continued Mandella today states that the Bee story was premature; it's now known that a trace amount, as he says, as was the case with his horses, will not necessarily produce atropine. No sane trainer would use the drug, he says, since it's like a poison: "It slows down their intestines and gives them colic. It doesn't help a horse." He argues that environmental contamination by prohibited chemicals is everywhere and that the U.S. Department of Agriculture has assured him that even high-quality grains meant for human consumption could have trace amounts of substances considered harmful.
The racing board's testing procedures are too sensitive, Mandella thinks; they pick up trace amounts caused by environmental factors rather than deliberate trainer wrongdoing, which he believes is nonexistent on the California tracks. Referring to the recent morphine positive of a Bob Baffert horse, he says, "A guy would have to be pretty stupid to think he could give morphine and get away with it. Baffert's not a moron, he's a pretty smart guy. I don't know what should be done, but you've got to learn contamination levels." He hopes the enlarged lab at U.C. Davis will come up with more sophisticated tests, "so we're not witch-hunting."
Dr. Scott Stanley is the director of the Kenneth L. Maddy Equine Analytical Laboratory at U.C. Davis. Although he was one of the chemists who was quoted by the Sacramento Bee that scopolamine from the Mandella sample must have been a "prescription form" rather than from jimson weed, he now acknowledges that Mandella was probably correct, as more conclusive tests have indicated that atropine will not necessarily show up, even in environmental-contamination cases. Stanley also notes that eating poppy seeds can cause a morphine positive, not only in horses but in humans. "Racing chemistry can't answer every question about the postrace findings. There are some drugs from environmental sources. The laboratory can't definitely say."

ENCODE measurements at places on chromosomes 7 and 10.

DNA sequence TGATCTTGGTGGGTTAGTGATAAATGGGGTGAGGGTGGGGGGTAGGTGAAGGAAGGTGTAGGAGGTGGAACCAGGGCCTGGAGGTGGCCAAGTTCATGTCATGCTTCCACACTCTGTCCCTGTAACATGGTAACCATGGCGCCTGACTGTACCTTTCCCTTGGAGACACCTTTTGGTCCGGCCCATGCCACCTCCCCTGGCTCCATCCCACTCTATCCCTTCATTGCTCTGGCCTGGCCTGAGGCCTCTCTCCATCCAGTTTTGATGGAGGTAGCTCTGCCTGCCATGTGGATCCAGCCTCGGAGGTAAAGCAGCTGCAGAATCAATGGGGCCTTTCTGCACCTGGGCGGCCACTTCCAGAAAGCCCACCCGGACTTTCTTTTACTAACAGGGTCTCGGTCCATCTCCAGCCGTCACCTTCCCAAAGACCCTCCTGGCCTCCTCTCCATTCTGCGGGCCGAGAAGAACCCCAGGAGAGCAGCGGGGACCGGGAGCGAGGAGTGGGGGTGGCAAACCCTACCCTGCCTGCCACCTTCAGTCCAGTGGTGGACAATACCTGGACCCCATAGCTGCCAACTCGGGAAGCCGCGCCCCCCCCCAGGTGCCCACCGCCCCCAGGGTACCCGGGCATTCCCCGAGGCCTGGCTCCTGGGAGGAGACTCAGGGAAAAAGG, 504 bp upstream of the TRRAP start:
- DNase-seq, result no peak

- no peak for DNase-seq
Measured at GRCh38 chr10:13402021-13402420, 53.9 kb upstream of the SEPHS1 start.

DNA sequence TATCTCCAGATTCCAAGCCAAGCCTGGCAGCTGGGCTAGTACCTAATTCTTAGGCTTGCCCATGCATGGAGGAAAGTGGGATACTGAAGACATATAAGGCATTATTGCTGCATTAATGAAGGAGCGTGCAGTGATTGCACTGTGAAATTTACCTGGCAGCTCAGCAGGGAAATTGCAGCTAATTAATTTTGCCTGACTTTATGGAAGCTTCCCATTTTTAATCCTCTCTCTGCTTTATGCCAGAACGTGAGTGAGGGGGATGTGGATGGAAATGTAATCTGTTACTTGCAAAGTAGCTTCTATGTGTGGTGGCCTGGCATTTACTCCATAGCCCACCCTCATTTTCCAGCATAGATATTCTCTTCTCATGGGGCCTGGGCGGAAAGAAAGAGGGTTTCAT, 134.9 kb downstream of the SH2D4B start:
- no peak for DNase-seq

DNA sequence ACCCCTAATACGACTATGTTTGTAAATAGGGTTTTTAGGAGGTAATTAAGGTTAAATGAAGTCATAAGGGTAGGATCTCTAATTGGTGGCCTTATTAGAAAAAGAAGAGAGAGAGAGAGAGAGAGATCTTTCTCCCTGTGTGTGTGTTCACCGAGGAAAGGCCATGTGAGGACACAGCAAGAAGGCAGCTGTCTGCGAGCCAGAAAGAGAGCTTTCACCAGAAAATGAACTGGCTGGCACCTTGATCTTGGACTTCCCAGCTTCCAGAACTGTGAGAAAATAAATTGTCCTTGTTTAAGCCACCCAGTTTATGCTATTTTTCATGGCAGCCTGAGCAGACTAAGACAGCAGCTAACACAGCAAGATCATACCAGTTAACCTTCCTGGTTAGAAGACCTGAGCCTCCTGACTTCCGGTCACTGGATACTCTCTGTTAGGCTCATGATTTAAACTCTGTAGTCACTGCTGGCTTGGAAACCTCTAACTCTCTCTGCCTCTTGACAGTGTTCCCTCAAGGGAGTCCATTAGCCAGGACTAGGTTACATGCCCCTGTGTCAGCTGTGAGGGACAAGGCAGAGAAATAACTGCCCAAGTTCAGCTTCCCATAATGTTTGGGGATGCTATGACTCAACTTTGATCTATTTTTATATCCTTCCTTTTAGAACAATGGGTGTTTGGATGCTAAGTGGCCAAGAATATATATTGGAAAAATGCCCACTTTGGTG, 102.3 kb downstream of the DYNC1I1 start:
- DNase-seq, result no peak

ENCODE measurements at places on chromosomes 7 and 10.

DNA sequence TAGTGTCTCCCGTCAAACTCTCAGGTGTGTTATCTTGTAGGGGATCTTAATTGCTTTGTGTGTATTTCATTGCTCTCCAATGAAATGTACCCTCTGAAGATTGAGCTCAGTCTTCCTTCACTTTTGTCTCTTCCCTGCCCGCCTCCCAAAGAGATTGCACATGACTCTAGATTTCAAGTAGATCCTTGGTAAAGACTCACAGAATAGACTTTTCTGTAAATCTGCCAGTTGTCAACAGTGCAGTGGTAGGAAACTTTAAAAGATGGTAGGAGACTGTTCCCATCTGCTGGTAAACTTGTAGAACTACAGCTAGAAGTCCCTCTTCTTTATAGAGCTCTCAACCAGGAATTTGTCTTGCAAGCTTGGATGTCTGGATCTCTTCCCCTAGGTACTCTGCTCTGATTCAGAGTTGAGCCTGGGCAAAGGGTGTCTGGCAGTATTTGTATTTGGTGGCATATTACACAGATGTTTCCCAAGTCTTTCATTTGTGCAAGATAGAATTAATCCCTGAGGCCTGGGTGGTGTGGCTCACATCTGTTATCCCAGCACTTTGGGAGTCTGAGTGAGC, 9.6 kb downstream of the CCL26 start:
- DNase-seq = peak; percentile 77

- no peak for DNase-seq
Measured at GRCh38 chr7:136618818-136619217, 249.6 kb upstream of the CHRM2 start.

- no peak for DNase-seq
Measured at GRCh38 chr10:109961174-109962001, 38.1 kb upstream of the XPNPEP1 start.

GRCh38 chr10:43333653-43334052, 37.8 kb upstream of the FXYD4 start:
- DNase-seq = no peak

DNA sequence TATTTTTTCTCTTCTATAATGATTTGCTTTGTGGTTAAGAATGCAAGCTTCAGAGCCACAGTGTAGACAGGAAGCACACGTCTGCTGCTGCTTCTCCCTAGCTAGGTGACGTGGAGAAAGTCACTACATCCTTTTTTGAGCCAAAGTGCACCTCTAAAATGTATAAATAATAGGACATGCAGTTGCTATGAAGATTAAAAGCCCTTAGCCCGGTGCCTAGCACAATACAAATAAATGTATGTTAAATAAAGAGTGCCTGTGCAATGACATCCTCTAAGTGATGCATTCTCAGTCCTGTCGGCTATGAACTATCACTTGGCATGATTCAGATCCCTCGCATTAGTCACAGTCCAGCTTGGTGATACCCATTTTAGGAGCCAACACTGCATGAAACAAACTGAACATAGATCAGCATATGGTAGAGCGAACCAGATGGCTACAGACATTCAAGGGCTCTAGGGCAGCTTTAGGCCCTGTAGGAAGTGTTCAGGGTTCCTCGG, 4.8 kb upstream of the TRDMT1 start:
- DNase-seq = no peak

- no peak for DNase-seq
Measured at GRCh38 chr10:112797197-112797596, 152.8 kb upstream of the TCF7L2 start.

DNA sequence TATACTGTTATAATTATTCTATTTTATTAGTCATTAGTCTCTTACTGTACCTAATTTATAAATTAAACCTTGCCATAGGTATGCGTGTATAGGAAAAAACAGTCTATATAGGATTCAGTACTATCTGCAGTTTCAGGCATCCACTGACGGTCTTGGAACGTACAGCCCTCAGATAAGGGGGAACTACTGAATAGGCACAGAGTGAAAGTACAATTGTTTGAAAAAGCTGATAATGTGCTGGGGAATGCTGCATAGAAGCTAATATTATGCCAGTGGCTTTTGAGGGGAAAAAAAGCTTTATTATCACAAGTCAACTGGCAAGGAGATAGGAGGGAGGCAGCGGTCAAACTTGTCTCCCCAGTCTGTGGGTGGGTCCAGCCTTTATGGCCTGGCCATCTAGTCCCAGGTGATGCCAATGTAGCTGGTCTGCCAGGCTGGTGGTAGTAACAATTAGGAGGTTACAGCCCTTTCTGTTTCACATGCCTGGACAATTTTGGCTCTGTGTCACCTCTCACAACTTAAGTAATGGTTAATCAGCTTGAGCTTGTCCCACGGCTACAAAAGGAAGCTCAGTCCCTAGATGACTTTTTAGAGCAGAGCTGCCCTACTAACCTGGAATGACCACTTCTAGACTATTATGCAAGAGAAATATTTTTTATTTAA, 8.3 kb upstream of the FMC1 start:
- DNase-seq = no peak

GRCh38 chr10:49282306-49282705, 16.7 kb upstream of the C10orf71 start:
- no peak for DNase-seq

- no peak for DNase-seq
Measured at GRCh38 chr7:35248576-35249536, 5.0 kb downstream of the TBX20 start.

Stanley believes that all illicit drugs will be discovered by current testing procedures but also admits it "takes a lot of effort for the laboratories to stay up with all the medications being produced by the pharmaceutical industries." His lab is working to develop more reliable testing procedures, to "find out anything [illegal] that was going undetected prior."
In 1998 several Southern California trainers had horses test positive for clenbuterol, the bronchodilator with a reputation for strengthening muscle tissue and acting as a stimulant (the drug has been found in show animals, like calves and sheep, which concerns federal health authorities; consuming meat from animals contaminated by clenbuterol could cause health problems). One of the trainers involved is Darrell Vienna, himself an attorney.
Because the case is still in litigation before an administrative judge, Vienna couldn't discuss specifics, but "I can tell you this," he said from his barn at Del Mar. "The horse racing board chose the venue, the office of administrative hearing; they basically hand-picked the judge, and after hearing all the evidence the judge rules that the case should be dismissed. And the horse racing board rejected his proposed decision."
The director of the California Horse Racing Board, Roy Wood, did not return calls, but in a brief telephone conversation his assistant, Roy Minami, characterized Vienna's remarks as "baloney." Vienna is appealing to an administrative judge.